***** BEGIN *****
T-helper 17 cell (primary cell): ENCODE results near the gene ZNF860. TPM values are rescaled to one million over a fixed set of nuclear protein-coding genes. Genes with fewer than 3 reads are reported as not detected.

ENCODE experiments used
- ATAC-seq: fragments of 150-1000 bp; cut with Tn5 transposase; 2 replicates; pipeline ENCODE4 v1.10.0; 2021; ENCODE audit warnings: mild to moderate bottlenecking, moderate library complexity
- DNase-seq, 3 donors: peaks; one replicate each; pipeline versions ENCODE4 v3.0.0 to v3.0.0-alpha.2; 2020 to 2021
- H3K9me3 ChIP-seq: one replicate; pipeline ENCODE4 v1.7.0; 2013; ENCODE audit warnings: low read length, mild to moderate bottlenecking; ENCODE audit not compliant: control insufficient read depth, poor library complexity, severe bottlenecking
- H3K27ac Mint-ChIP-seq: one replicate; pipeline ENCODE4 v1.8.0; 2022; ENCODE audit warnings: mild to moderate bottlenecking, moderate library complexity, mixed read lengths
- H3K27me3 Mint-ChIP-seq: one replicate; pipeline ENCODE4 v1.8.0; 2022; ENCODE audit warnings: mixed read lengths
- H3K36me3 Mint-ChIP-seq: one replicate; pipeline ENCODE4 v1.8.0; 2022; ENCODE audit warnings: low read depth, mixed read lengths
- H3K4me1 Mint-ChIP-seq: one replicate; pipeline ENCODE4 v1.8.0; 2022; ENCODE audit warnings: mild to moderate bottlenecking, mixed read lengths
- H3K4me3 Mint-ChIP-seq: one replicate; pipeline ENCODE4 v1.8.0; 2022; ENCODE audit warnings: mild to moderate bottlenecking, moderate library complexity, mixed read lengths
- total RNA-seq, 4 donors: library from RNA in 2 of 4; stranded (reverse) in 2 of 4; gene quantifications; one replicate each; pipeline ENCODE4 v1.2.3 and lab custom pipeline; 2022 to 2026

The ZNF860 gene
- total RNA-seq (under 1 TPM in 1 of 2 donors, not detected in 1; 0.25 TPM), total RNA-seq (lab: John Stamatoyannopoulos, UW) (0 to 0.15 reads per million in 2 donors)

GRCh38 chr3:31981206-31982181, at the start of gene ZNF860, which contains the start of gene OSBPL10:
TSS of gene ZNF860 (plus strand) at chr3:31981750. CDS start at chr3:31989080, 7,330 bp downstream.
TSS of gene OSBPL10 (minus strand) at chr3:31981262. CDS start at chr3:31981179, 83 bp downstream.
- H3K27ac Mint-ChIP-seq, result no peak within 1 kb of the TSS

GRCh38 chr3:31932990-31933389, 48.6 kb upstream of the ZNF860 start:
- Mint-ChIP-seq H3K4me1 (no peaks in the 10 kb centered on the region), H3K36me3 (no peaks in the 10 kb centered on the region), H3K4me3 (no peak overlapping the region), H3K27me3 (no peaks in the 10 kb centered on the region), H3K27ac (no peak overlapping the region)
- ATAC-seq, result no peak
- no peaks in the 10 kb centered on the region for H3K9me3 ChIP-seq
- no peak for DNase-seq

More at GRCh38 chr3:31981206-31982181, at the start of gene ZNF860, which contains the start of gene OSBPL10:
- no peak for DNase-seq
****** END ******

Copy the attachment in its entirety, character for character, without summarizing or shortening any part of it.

T-helper 17 cell (primary cell): ENCODE results near the gene ZNF860. TPM values are rescaled to one million over a fixed set of nuclear protein-coding genes. Genes with fewer than 3 reads are reported as not detected.

ENCODE experiments used
- ATAC-seq: fragments of 150-1000 bp; cut with Tn5 transposase; 2 replicates; pipeline ENCODE4 v1.10.0; 2021; ENCODE audit warnings: mild to moderate bottlenecking, moderate library complexity
- DNase-seq, 3 donors: peaks; one replicate each; pipeline versions ENCODE4 v3.0.0 to v3.0.0-alpha.2; 2020 to 2021
- H3K9me3 ChIP-seq: one replicate; pipeline ENCODE4 v1.7.0; 2013; ENCODE audit warnings: low read length, mild to moderate bottlenecking; ENCODE audit not compliant: control insufficient read depth, poor library complexity, severe bottlenecking
- H3K27ac Mint-ChIP-seq: one replicate; pipeline ENCODE4 v1.8.0; 2022; ENCODE audit warnings: mild to moderate bottlenecking, moderate library complexity, mixed read lengths
- H3K27me3 Mint-ChIP-seq: one replicate; pipeline ENCODE4 v1.8.0; 2022; ENCODE audit warnings: mixed read lengths
- H3K36me3 Mint-ChIP-seq: one replicate; pipeline ENCODE4 v1.8.0; 2022; ENCODE audit warnings: low read depth, mixed read lengths
- H3K4me1 Mint-ChIP-seq: one replicate; pipeline ENCODE4 v1.8.0; 2022; ENCODE audit warnings: mild to moderate bottlenecking, mixed read lengths
- H3K4me3 Mint-ChIP-seq: one replicate; pipeline ENCODE4 v1.8.0; 2022; ENCODE audit warnings: mild to moderate bottlenecking, moderate library complexity, mixed read lengths
- total RNA-seq, 4 donors: library from RNA in 2 of 4; stranded (reverse) in 2 of 4; gene quantifications; one replicate each; pipeline ENCODE4 v1.2.3 and lab custom pipeline; 2022 to 2026

The ZNF860 gene
- total RNA-seq (under 1 TPM in 1 of 2 donors, not detected in 1; 0.25 TPM), total RNA-seq (lab: John Stamatoyannopoulos, UW) (0 to 0.15 reads per million in 2 donors)

GRCh38 chr3:31981206-31982181, at the start of gene ZNF860, which contains the start of gene OSBPL10:
TSS of gene ZNF860 (plus strand) at chr3:31981750. CDS start at chr3:31989080, 7,330 bp downstream.
TSS of gene OSBPL10 (minus strand) at chr3:31981262. CDS start at chr3:31981179, 83 bp downstream.
- H3K27ac Mint-ChIP-seq, result no peak within 1 kb of the TSS

GRCh38 chr3:31932990-31933389, 48.6 kb upstream of the ZNF860 start:
- Mint-ChIP-seq H3K4me1 (no peaks in the 10 kb centered on the region), H3K36me3 (no peaks in the 10 kb centered on the region), H3K4me3 (no peak overlapping the region), H3K27me3 (no peaks in the 10 kb centered on the region), H3K27ac (no peak overlapping the region)
- ATAC-seq, result no peak
- no peaks in the 10 kb centered on the region for H3K9me3 ChIP-seq
- no peak for DNase-seq

More at GRCh38 chr3:31981206-31982181, at the start of gene ZNF860, which contains the start of gene OSBPL10:
- no peak for DNase-seq